"We had two real good practices on Wednesday and Thursday," the head coach said. "Our Friday was a little bit different. We broke it up into film work and lifting and short practice run-through-type things, but I thought we used our time wisely. Hopefully we'll be back on the field with a lot of enthusiasm and pep in our step.
"We did work out Sunday afternoon for about an hour and the guys seemed to be refreshed, so if we can have a good one this afternoon and another good one tomorrow and a good rehearsal on Thursday and be ready to go with a lot of energy and a lot of emotion."
The Buckeyes' opponent, Penn State (6-3, 3-2), knows something about emotion. The Nittany Lions will head to Ohio Stadium for a 3:30 p.m. kickoff one week after rallying from a 21-0 deficit to down Northwestern 35-21.
The victory represents the 400th of head coach Joe Paterno's long and distinguished career.
Asked if he felt it was better for the Nittany Lions to get that out of the way before facing his team, Tressel recalled being the victim of another Paterno milestone. Tressel's first Ohio State team coughed up an early lead en route to a 29-27 loss in 2001. That was Paterno's 324th win and broke former Alabama head coach Paul "Bear" Bryant's record for Division I-A (now Football Bowl Subdivision) coaching victories.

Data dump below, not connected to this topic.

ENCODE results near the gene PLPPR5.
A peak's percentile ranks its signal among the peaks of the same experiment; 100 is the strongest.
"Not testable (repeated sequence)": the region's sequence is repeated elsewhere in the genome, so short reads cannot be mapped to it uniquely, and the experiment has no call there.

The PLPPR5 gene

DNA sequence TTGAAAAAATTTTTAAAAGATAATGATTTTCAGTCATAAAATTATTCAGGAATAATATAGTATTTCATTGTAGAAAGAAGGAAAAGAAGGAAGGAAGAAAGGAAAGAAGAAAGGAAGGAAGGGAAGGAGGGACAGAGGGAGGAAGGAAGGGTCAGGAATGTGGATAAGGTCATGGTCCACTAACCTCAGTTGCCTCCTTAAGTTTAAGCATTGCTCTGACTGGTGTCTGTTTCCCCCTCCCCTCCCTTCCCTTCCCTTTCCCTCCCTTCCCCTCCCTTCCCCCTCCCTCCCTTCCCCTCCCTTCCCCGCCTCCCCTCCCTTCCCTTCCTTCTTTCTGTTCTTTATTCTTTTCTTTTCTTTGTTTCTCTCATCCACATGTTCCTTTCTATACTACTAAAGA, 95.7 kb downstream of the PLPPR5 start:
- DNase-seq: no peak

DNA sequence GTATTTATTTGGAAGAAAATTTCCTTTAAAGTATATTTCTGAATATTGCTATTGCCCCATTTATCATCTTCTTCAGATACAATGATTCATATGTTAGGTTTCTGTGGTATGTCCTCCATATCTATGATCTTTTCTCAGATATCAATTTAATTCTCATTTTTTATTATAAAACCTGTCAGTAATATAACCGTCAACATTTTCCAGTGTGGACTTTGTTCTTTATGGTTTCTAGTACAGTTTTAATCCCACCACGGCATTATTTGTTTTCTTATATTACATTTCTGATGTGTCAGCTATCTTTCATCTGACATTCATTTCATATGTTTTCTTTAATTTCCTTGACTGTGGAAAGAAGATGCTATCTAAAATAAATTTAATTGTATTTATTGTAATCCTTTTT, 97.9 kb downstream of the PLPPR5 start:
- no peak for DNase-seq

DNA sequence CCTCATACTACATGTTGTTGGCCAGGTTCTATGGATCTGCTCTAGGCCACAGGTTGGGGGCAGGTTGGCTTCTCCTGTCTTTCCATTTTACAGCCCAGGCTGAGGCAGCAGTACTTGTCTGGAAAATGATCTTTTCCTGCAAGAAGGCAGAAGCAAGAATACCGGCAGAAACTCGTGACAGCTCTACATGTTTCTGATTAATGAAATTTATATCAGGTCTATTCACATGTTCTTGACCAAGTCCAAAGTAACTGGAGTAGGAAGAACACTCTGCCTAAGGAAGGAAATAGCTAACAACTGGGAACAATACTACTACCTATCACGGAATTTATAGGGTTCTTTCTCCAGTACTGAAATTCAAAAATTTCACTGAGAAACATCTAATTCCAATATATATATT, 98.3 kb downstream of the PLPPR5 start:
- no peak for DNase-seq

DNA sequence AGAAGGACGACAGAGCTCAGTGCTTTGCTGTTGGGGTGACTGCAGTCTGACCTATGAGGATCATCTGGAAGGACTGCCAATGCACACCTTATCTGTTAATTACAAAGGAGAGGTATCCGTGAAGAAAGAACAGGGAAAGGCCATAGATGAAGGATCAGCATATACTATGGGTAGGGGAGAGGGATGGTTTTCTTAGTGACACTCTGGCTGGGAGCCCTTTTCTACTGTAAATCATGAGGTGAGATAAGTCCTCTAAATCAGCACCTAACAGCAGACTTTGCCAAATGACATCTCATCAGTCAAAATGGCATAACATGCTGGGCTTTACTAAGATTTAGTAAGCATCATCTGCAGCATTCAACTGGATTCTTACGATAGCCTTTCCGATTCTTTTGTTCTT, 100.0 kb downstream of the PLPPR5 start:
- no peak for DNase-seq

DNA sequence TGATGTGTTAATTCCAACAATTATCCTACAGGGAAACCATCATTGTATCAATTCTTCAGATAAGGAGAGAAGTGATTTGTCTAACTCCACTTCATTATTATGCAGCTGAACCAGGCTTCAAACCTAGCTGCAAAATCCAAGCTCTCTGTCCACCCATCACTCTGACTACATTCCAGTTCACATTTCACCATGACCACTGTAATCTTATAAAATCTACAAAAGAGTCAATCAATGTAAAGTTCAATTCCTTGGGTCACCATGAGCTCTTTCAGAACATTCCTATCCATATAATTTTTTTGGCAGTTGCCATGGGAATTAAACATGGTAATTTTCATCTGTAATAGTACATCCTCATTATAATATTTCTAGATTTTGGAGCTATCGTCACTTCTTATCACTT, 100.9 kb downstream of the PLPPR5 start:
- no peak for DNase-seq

"I'm not sure I would have wanted that double play," Tressel said. "But, no, I don't think it makes any difference."
Tressel was able to make a joke about himself, too, in regards to being reminded that Saturday's game in the Horseshoe will match the two winningest active coaches in the Division I FBS.
"Someone mentioned that two old coaches with the most wins or something are squaring off in this game and I'm not sure how I took that," said Tressel, who has 237 wins, including 102 at Ohio State and 135 at Youngstown State of the Division I Football Championship Subdivision. "It means there's a huge disparity between one and two. That's the biggest thing it means to me. Where did all those guys go in between us two, or am I that close to there? I don't know."
Homan, who missed Ohio State's past two games with a foot injury, was able to take part in noncontact drills Sunday.
"The trainer said the key will be how he does two days in a row to see if there's any issues, but based upon after Sunday, I would say no doubt he and Dorian we would have back for sure unless something happens in the next two days," Tressel said.
Before the typical question-and-answer part of the weekly luncheon, Tressel and staff member Bob Tucker received the Patrick Henry award from the National Guard Association of the United States.
"Without question these individuals have each made significant contributions and provide unwavering support the men and women that serve this state and our nation," said Maj. Gen. Gregory L. Wayt, Ohio adjutant general. "I could not be more pleased that their efforts are receiving national recognition."
Said Tucker, who has led the organization of numerous activities involving military recognition events at Ohio State and helped facilitate gifts of game tickets to servicemen and women and their families, "It is a privilege to let people know we care about them."
The award recognizes local officials and civic leaders, who in a position of great responsibility distinguish themselves with outstanding and exceptional service to the Armed Forces of the United States, the National Guard or NGAUS.